So many of the conversations here at Netroots Nation have revolved around what we have yet to achieve: marriage equality, ENDA, a DADT repeal... The list goes on. Clearly these are pressing, essential issues. As we move forward, however, it's also important that we look back and acknowledge the many, many gains the movement has made in a relatively short period of time.
Looking back can be a bit hard for people; not because they have developed amnesia, but because many of the younger activists, or even just younger LGBT folk, have absolutely no concept of what it was like to be gay in the pre-Stonewall era. That's unfortunate, because there's a lot to learn from that time period and the people who lived through it.
It's no secret that ageism runs rampant in gay communities: too often have I heard my peers describe 40 as old. People, 40 is not old. If it were, then we 20-somethings would be middle-aged, and that's not a concept I embrace. This pattern could quite easily be broken if younger queers were to actually talk to our lavender elders.
I've met so many amazing people here in Vegas. A man named Gene Eldridge, however, makes my top ten list. We found ourselves in a circle with mutual friends and as happens, made our introductions. It wasn't long until we broke off into our conversation, during which Eldridge told me of his experience growing up closeted in the 1950s, how he almost became a Jesuit priest to avoid getting married, and eventually came into his own in the 1960s, when he moved to San Francisco.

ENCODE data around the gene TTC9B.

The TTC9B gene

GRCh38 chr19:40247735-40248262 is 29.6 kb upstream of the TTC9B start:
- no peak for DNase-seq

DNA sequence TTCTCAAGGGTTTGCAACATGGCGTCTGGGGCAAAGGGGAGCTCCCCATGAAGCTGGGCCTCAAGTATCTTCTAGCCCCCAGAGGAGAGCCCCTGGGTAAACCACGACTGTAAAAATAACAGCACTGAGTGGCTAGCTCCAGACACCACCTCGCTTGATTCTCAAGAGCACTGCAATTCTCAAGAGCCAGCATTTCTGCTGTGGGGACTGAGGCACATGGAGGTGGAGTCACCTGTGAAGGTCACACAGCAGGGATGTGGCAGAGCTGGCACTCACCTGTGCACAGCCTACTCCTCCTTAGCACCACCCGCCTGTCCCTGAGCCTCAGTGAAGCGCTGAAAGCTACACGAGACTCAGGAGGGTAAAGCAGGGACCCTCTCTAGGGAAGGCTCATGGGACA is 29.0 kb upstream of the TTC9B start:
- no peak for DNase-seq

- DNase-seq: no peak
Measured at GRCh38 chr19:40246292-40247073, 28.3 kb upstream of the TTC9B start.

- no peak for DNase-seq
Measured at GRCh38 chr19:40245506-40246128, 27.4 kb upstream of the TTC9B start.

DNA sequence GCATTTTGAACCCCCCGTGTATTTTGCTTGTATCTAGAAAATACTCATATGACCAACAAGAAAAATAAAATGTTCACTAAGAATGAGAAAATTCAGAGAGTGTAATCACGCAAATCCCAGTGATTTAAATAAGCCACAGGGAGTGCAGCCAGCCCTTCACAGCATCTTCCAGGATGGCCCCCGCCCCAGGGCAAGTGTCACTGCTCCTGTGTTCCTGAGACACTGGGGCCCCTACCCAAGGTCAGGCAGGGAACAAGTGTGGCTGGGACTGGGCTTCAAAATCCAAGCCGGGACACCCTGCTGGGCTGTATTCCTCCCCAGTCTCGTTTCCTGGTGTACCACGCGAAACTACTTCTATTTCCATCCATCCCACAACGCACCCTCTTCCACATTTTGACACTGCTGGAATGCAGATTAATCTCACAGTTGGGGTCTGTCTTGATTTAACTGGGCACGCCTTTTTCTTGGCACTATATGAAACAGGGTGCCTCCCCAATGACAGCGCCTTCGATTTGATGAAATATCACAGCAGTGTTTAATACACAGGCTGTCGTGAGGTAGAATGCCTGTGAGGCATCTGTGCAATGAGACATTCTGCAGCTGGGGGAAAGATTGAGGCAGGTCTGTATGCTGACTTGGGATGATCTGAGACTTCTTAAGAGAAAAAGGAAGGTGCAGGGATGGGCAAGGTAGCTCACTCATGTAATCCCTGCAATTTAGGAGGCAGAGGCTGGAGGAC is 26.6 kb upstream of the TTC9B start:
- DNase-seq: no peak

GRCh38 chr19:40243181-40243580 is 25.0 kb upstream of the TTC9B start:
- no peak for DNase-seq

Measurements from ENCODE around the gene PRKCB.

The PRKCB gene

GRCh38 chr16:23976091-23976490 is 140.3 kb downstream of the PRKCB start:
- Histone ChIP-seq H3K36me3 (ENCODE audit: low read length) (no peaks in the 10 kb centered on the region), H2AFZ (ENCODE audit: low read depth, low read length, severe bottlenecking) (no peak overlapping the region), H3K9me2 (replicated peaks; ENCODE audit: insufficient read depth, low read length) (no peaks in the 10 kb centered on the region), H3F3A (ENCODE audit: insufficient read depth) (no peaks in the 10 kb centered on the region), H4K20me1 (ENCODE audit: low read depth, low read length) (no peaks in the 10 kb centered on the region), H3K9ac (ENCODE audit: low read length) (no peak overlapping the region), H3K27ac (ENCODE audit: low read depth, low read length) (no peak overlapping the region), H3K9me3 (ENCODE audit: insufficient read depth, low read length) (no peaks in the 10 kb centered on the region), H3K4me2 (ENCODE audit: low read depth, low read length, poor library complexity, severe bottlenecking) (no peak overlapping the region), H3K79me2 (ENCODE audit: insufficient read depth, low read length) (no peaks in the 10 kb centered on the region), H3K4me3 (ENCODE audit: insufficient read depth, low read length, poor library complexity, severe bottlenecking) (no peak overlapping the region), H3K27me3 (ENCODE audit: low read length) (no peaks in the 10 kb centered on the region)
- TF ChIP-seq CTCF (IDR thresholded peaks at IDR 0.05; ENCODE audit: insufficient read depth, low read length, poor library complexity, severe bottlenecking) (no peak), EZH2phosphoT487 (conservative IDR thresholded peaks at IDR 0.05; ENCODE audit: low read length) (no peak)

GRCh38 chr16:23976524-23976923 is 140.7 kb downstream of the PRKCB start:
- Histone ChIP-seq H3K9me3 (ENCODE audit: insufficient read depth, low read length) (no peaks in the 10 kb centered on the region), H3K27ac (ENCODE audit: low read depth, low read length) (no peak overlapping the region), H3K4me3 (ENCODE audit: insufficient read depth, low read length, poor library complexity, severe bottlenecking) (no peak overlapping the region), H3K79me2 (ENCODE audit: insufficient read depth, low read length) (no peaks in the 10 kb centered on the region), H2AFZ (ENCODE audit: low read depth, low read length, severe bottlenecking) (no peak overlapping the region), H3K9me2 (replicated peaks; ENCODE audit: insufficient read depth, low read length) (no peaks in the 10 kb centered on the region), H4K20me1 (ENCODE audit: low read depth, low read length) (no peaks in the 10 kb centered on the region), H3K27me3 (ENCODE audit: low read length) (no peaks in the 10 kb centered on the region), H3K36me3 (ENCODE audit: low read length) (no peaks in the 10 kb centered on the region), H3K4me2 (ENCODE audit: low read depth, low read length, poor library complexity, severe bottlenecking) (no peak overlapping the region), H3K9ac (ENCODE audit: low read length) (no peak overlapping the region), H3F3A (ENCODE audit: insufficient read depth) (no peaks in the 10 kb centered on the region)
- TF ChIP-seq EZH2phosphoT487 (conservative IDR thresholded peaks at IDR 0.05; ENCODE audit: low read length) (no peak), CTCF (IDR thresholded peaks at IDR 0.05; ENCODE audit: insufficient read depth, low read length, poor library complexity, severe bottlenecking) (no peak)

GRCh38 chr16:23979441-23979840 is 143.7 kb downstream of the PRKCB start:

Though now out and proud, Eldridge also pointed out that his past experience -- that is, growing up in an environment in which homosexuality simply wasn't discussed -- has left an indelible imprint: "I'm easily closeted," he said. Eldridge isn't ashamed of being gay, certainly, but does sometimes find it a bit frightful to come out to complete strangers. Men and women who came of age in the post-Liberation world aren't as likely to have that problem.
Though Eldridge and I didn't have any deep political conversation, I walked away from our encounter with a refreshed sense of how far gay communities have come, and how much we owe to people who overcame their fears to overcome societal oppression.
We owe a lot to our elders and we can still learn a lot from them too. To dismiss or deride someone for their age isn't simply ignorant, it's irresponsible because you're depriving yourself of what may be an extremely educational interaction. And those learning experiences should not only make you grateful for our forefathers' efforts, but can help alleviate the sense of defeat that so often permeates our political discussions. A little positive thinking can go a long way.